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I'm in the process of building a GUI-based application with Python/Tkinter that builds on top of the existing Python bdb module. In this application, I want to silence all stdout/stderr from the console and redirect it to my GUI. To accomplish this purpose, I've written a specialized Tkinter.Text object (code at the end of the post).

The basic idea is that when something is written to sys.stdout, it shows up as a line in the "Text" with the color black. If something is written to sys.stderr, it shows up as a line in the "Text" with the color red. As soon as something is written, the Text always scrolls down to view the most recent line.

I'm using Python 2.6.1 at the moment. On Mac OS X 10.5, this seems to work great. I have had zero problems with it. On RedHat Enterprise Linux 5, however, I pretty reliably get a segmentation fault during the run of a script. The segmentation fault doesn't always occur in the same place, but it pretty much always occurs. If I comment out the sys.stdout= and sys.stderr= lines from my code, the segmentation faults seem to go away.

I'm sure there are other ways around this that I will probably have to resort to, but can anyone see anything I'm doing blatantly wrong here that could be causing these segmentation faults? It's driving me nuts. Thanks!

PS - I realize redirecting sys.stderr to the GUI might not be a great idea, but I still get segmentation faults even when I only redirect sys.stdout and not sys.stderr. I also realize that I'm allowing the Text to grow indefinitely at the moment.

class ConsoleText(tk.Text):
    '''A Tkinter Text widget that provides a scrolling display of console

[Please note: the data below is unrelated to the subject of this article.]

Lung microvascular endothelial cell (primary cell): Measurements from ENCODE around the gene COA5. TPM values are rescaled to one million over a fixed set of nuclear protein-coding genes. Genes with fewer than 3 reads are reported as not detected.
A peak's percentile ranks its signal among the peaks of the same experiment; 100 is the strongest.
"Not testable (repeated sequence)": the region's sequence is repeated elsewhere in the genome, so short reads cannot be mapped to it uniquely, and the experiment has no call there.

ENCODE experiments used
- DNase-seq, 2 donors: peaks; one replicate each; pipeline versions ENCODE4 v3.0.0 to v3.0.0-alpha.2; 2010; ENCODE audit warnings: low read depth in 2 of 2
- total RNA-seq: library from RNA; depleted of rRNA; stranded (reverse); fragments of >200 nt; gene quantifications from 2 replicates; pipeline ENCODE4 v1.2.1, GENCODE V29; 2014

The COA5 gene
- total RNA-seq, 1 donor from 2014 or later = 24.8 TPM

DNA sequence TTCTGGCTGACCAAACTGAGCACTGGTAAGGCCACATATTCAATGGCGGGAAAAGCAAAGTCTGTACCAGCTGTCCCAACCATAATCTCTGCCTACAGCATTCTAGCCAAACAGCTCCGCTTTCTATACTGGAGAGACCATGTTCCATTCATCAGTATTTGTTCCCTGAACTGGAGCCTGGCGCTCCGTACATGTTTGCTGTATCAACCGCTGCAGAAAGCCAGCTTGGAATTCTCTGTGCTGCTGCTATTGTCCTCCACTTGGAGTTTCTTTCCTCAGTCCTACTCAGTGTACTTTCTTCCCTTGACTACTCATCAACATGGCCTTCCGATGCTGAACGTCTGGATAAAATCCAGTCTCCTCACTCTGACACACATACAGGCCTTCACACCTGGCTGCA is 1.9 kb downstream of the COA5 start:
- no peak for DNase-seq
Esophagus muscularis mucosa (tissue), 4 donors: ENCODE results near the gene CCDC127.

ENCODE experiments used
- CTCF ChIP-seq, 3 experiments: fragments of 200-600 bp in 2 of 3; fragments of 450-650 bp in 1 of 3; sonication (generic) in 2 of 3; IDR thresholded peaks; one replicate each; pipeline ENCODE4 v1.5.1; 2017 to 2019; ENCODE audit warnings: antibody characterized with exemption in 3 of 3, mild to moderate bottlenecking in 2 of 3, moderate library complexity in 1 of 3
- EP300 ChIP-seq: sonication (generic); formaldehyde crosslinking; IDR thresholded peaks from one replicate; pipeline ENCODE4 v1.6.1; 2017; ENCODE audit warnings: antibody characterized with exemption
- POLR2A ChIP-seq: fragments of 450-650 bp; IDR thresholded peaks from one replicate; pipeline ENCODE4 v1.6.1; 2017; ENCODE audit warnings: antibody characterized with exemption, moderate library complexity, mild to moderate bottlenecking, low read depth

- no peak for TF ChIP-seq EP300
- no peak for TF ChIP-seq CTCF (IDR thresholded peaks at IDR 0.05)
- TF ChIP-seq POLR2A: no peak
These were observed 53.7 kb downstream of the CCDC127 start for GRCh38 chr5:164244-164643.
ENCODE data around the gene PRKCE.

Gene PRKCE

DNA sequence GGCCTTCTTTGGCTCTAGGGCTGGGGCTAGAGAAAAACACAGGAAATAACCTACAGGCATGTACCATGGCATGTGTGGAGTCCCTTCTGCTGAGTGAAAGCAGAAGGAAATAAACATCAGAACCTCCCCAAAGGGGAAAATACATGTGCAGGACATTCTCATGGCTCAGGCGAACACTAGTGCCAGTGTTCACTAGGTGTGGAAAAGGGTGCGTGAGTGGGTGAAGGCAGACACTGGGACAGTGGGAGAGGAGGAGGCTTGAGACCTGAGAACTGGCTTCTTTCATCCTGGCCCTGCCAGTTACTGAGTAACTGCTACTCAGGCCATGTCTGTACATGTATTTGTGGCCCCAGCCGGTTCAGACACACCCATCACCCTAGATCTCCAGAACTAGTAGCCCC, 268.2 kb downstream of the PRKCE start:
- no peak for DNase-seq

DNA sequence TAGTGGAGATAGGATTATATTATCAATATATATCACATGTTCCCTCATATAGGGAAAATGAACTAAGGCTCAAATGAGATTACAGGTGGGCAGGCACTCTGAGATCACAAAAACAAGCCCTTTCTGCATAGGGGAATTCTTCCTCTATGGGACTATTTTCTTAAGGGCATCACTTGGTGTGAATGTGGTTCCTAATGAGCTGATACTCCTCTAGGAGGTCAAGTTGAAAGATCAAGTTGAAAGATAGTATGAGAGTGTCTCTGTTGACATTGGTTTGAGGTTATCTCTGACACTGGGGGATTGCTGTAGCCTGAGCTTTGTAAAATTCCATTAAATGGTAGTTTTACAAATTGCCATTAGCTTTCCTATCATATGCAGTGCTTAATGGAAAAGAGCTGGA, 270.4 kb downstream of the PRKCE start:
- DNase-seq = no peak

stderr and stdout.'''

    class IORedirector(object):
        '''A general class for redirecting I/O to this Text widget.'''
        def __init__(self,text_area):
            self.text_area = text_area

    class StdoutRedirector(IORedirector):
        '''A class for redirecting stdout to this Text widget.'''
        def write(self,str):
            self.text_area.write(str,False)

    class StderrRedirector(IORedirector):
        '''A class for redirecting stderr to this Text widget.'''
        def write(self,str):
            self.text_area.write(str,True)

    def __init__(self, master=None, cnf={}, **kw):
        '''See the __init__ for Tkinter.Text for most of this stuff.'''

        tk.Text.__init__(self, master, cnf, **kw)

        self.started = False
        self.write_lock = threading.Lock()

        self.tag_configure('STDOUT',background='white',foreground='black')
        self.tag_configure('STDERR',background='white',foreground='red')

        self.config(state=tk.DISABLED)

    def start(self):

        if self.started:
            return

        self.started = True

        self.original_stdout = sys.stdout
        self.original_stderr = sys.stderr

        stdout_redirector = ConsoleText.StdoutRedirector(self)
        stderr_redirector = ConsoleText.StderrRedirector(self)

        sys.stdout = stdout_redirector
        sys.stderr = stderr_redirector

    def stop(self):

        if not self.started:
            return

        self.started = False

        sys.stdout = self.original_stdout
        sys.stderr = self.original_stderr

    def write(self,val,is_stderr=False):

        #Fun Fact:  The way Tkinter Text objects work is that if they're disabled,
        #you can't write into them AT ALL (via the GUI or programatically).  Since we want them
        #disabled for the user, we have to set them to NORMAL (a.k.a. ENABLED), write to them,
        #then set their state back to DISABLED.

        self.write_lock.acquire()
        self.config(state=tk.NORMAL)

        self.insert('end',val,'STDERR' if is_stderr else 'STDOUT')
        self.see('end')

        self.config(state=tk.DISABLED)
        self.write_lock.release()
share|improve this question
3